Phlebotomy is a fun word, and the fine art of finding veins. While the skill of putting needles in arms is honed by nurses and physicians over the course of decades, there are, of course, technological solutions to finding veins. One of the more impressive medical devices that does this uses near-infrared imaging — basically looking under the skin with almost visible light. These devices cost a fortune.
One project in the Hackaday Prize is looking to change that. It’s a near-infrared vein finder. Instead of the thousands of dollars professional unit costs, this one can be built for under one hundred bucks.
As far as this build goes, veins are illuminated via IR light at about 950nm. The backscatter of this light is captured via a Raspberry Pi NoIR camera, with regular old photography film blocking visible light. From there, it’s just a simple matter of image processing and hitting enhance several times until veins appear on a display.
Echolocation projects typically rely on inexpensive distance sensors and the human brain to do most of the processing. The team creating SNAP: Augmented Echolocation are using much stronger computational power to translate robotic vision into a 3D soundscape.
The SNAP team starts with an Intel RealSense R200. The first part of the processing happens here because it outputs a depth map which takes the heavy lifting out of robotic vision. From here, an AAEON Up board, packaged with the RealSense, takes the depth map and associates sound with the objects in the field of view.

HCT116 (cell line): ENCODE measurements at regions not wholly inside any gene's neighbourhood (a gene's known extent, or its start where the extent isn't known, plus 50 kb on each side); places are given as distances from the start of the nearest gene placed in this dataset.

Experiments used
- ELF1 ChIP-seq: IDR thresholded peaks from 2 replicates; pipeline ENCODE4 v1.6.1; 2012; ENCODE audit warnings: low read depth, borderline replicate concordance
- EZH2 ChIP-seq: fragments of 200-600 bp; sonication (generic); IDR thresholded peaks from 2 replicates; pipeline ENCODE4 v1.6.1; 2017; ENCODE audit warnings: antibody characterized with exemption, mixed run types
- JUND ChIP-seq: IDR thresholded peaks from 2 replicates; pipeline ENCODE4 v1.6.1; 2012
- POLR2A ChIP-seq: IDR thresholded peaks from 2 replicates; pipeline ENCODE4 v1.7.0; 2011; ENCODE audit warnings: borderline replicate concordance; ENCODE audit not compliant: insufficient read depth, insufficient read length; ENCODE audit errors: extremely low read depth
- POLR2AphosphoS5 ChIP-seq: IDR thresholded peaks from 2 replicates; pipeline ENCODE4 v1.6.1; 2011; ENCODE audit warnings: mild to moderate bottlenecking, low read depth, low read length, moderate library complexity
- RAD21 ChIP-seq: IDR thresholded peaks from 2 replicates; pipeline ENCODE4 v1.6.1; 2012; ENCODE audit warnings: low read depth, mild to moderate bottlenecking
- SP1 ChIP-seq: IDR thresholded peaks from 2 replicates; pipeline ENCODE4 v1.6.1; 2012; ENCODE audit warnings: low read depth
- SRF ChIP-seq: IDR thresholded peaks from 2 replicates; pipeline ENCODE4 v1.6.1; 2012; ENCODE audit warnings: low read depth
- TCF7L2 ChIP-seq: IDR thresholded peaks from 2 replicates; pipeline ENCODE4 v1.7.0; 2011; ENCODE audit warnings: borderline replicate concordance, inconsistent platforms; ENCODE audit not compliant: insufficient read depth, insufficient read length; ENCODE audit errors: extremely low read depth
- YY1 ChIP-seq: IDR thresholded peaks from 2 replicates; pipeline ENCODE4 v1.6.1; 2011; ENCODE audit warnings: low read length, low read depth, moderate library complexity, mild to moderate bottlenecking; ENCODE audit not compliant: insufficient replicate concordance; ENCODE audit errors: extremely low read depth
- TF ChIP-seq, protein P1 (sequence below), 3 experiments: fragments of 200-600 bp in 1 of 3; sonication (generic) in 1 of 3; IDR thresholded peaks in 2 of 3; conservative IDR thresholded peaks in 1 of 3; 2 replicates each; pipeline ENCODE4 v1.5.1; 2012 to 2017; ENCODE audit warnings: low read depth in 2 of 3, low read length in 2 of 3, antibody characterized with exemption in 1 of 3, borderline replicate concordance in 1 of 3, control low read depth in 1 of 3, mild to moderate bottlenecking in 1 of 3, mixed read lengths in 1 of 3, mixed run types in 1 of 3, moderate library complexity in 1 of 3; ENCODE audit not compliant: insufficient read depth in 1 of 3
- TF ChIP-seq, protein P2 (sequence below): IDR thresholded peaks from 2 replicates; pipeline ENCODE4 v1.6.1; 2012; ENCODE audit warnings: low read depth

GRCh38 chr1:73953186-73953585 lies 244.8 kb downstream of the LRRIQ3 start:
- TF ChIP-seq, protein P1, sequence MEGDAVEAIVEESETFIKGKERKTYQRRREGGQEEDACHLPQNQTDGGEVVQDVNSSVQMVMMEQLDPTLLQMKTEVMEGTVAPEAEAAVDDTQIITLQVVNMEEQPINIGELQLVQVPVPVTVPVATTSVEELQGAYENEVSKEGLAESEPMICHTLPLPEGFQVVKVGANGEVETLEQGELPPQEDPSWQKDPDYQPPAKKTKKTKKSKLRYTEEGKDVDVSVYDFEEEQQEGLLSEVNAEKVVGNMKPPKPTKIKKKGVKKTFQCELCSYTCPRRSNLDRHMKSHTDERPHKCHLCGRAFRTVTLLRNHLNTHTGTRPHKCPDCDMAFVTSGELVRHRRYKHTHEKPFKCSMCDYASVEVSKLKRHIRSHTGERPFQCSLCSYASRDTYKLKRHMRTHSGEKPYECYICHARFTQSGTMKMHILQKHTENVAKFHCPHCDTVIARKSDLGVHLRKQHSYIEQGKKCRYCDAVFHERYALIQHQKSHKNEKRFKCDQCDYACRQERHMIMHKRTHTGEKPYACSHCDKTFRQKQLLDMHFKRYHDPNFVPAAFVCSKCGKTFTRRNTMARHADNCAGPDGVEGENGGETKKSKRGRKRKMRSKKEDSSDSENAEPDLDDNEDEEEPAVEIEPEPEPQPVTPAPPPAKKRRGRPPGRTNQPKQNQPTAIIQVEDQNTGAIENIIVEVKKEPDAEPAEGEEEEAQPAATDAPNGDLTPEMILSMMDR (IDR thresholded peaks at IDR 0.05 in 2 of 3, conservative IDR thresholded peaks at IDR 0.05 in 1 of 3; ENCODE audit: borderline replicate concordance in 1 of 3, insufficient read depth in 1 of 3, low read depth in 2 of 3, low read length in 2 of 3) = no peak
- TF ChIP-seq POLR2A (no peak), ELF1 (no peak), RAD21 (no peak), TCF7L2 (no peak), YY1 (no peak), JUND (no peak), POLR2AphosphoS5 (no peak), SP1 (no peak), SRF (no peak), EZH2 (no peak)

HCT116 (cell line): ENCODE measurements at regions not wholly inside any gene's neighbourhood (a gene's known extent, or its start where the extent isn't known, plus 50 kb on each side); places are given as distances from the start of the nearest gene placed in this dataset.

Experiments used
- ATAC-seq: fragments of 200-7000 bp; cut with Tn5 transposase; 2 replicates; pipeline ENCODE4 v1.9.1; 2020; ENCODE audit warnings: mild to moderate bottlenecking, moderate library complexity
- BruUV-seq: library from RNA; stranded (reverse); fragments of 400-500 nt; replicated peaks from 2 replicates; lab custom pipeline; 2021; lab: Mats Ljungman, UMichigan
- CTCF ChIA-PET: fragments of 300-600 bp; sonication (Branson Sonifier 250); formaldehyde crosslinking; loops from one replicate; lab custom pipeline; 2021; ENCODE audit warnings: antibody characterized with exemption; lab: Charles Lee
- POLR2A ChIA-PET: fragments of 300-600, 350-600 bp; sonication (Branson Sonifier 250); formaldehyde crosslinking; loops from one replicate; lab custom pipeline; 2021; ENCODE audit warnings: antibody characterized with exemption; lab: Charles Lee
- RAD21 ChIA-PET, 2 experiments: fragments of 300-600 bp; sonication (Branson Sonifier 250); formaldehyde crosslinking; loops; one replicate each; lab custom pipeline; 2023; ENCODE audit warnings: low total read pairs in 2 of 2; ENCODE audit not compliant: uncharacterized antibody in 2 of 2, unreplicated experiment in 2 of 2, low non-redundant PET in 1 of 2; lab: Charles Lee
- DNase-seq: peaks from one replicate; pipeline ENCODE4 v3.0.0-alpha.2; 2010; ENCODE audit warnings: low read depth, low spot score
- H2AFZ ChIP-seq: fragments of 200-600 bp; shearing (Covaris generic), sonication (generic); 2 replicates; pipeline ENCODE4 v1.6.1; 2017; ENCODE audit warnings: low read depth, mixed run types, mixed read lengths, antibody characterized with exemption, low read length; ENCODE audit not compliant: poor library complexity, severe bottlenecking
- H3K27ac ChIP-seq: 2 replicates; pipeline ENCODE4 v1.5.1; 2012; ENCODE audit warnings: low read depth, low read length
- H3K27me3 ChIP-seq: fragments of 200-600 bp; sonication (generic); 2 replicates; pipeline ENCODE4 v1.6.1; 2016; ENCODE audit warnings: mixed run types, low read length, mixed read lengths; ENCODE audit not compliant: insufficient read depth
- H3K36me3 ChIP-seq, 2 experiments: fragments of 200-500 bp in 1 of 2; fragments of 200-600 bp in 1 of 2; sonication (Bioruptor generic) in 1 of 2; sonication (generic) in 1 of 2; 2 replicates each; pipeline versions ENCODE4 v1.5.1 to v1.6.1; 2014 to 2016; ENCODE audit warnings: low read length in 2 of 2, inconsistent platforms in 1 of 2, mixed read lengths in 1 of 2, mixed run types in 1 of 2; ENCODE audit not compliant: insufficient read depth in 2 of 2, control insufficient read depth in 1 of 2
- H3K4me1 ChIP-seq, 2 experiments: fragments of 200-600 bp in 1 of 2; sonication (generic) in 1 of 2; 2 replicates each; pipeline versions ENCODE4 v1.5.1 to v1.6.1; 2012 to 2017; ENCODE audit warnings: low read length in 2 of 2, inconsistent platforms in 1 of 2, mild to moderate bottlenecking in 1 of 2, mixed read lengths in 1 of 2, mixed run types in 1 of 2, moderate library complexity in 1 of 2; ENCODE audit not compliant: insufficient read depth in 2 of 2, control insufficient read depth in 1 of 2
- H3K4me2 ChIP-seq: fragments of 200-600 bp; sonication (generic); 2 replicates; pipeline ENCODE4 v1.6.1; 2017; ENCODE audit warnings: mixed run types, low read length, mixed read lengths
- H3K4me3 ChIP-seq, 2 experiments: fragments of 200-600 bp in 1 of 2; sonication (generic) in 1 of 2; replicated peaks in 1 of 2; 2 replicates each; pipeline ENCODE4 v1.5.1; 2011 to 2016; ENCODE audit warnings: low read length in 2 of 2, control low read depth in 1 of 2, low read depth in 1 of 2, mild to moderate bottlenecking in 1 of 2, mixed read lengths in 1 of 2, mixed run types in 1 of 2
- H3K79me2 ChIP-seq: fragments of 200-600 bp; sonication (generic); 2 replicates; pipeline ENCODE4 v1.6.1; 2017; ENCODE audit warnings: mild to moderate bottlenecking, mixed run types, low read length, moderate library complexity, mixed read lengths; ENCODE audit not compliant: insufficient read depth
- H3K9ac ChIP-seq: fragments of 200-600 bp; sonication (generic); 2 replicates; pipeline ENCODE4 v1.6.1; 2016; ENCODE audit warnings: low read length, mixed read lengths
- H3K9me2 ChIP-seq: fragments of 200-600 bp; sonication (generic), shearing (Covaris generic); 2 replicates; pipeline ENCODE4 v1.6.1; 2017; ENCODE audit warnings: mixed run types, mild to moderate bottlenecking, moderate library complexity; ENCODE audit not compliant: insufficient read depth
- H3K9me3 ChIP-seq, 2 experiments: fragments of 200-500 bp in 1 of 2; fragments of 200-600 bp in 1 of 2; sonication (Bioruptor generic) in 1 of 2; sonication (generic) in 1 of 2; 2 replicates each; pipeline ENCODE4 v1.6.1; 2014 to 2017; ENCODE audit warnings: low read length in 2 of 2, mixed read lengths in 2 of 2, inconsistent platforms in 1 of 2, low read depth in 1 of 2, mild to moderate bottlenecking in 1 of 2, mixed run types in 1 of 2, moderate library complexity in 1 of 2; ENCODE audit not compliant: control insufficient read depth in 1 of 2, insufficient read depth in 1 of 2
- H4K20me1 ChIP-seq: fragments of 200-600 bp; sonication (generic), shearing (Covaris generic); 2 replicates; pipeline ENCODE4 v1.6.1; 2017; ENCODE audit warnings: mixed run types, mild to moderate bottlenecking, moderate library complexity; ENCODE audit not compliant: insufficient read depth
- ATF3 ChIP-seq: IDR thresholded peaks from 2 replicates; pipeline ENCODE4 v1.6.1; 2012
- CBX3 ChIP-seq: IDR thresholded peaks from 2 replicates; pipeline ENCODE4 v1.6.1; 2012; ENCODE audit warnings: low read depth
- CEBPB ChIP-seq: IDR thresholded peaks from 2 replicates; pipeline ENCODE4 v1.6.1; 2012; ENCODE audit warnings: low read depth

Binaural sound generation is a feat in itself and works on the principle that our brains process incoming sound from both ears to understand where a sound originates. Our eyes do the same thing. We are bilateral creatures so using two ears or two eyes to understand our environment is already part of the human operating system.
In the video after the break, we see a demonstration where the wearer doesn’t need to move his head to realize what is happening in front of him. Instead of a single distance reading, where the wearer must systematically scan the area, the wearer simply has to be pointed the right way.
This year, the Hackaday Prize is going to find the most innovative and interesting assistive technologies. Whether that’s refreshable Braille displays or reliable utensils for the disabled, the finalists for the Assistive Technologies portion of the Prize will be creating some of the most interesting tech out there.
For his entry into the Assistive Technology part of the Prize, [Pawit] is building binaural glasses for the blind. It’s difficult to navigate unknown environments without a sense of sight, and these SonicScape glasses turn cheap distance sensors into head-mounted sonar.
The glasses are built around a pair of ultrasonic distance sensors (the HC-SR-04, if you’re curious), mounted in a convenient 3D-printed enclosure that looks sufficiently like a pair of glasses to not draw too many glares. (Although maybe we’d print them in black to lower the contrast.) Of note in this project is the Bluetooth connectivity to eliminate wires and independent left and right audio channels. That last bit — being able to hear in left and right — is something we haven’t seen before in devices like this and aims to greatly increase the usability of such a device.
This morning marks a new challenge in the Hackaday Prize: we want to see what you can do with Assistive Technology. Twenty entries will win $1000 each, becoming part of the final round for a chance at the top prizes ranging from $5,000 to $50,000.
Assistive Technology means things that help people by improving their quality of life. This can take so many forms but broadly speaking this could make aging easier, turn disabilities into abilities, or enhance the access and delivery of health care.